1 Answer | Add Yours
[eNotes editors are only permitted to answer one question per posting. If you have another question, please submit it separately.]
In Shakespeare's The Merchant of Venice, the reader gets a sense of Portia's character in Act One, scene two.
Portia seems to be conflicted about doing good things for others. She has a discussion with Nerissa about money and happiness. (She has inherited her father's wealth, as well as his strange manner of choosing a partner for his daughter, even after his death.)
Portia admits that it's easy to preach being kind and helpful to others, but very rare to be the one person willing and able to actually put words into actions. The thrust of this part of her conversation seems to be that it is difficult to do what you know is right: but doesn't see this as an excuse.
The brain may devise laws for the blood, but a hot tempter leaps o'er a cold decree.
(In other words, "Cold" rules are all well and good unless you have a "hot" temper.)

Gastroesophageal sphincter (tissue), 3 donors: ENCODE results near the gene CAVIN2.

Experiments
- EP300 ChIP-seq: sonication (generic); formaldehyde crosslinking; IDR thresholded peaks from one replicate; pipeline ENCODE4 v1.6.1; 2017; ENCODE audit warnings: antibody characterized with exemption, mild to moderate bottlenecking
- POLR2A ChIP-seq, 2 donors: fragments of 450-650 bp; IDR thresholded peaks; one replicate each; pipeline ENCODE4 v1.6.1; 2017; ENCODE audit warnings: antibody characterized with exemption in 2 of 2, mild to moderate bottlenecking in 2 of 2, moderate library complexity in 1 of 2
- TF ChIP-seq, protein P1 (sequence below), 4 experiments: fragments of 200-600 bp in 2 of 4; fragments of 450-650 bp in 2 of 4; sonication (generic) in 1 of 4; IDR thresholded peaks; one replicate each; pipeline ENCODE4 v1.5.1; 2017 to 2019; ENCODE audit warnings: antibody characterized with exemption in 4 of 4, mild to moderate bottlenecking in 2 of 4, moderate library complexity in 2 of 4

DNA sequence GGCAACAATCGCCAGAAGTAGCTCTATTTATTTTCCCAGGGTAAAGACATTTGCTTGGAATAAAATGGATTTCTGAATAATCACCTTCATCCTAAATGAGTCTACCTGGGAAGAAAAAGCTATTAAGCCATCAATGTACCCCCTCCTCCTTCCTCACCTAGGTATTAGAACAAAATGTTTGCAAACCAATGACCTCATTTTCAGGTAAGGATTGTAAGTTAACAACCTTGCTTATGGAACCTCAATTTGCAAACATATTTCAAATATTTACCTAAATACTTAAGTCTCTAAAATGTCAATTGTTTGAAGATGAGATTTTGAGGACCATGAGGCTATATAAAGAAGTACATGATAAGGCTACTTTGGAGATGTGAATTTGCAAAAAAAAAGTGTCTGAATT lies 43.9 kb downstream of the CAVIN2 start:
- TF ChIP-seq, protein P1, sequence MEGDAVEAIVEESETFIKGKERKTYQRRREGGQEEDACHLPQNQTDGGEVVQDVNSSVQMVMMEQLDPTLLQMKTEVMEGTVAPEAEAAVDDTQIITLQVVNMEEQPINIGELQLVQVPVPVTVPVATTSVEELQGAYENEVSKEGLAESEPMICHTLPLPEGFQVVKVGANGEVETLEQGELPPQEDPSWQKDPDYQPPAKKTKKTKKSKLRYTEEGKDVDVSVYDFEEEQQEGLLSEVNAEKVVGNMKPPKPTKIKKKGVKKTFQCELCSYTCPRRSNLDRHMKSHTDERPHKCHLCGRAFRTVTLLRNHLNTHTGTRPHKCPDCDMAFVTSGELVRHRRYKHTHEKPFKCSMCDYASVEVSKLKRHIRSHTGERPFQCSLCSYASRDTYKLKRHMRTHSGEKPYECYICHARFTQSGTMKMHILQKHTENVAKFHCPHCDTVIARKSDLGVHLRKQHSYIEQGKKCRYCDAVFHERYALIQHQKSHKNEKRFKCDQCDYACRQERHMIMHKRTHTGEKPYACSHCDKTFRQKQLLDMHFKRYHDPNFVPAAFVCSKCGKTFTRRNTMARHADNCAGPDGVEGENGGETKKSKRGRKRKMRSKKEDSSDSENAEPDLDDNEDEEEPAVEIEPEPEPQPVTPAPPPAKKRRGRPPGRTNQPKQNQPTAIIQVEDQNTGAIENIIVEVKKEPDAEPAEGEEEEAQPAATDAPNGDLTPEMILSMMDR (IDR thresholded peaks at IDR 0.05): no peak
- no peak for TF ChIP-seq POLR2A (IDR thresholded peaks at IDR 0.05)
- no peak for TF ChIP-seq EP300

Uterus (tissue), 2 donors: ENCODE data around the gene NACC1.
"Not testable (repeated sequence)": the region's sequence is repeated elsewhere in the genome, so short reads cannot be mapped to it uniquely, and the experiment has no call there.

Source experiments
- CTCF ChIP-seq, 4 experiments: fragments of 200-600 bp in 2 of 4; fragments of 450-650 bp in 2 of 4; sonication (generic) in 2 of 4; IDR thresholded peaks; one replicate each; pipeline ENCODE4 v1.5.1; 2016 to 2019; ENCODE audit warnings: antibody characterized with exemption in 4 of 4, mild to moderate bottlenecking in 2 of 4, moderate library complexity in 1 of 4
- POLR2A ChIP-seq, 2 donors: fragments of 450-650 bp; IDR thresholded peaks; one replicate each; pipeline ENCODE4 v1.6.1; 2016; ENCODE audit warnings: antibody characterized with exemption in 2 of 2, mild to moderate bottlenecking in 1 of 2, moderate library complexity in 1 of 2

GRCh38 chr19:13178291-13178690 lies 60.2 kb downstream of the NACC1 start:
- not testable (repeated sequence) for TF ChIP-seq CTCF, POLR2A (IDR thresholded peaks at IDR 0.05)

In listening to what Portia has to say, we find she is intelligent—not a simpering young woman concerned with clothes and jewels as other ladies her age might be.
The conversation turns toward Portia's suitors. Portia has a reason that she would prefer not to marry each one Nerissa mentions, but her reasoning is sound. One man is a drunk, another talks of nothing but of horses, and another she cannot speak to at all because he speaks only English, which she speaks poorly. One famous line comes from these conversation regarding the drunk, the duke of Saxony's nephew:
When he is best he is a little worse than a man, and when he is worst he is little better than a beast.
Overall, I believe the reader learns that Portia is a woman of substance, but not just financial substance: she is concerned about helping others, and being committed to do the "right" thing. She wants to marry someone that she has something in common with, rather than passing her days with a stranger or a drunk. She is a bright, articulate woman, hoping for a bright future.
We’ve answered 319,183 questions. We can answer yours, too.Ask a question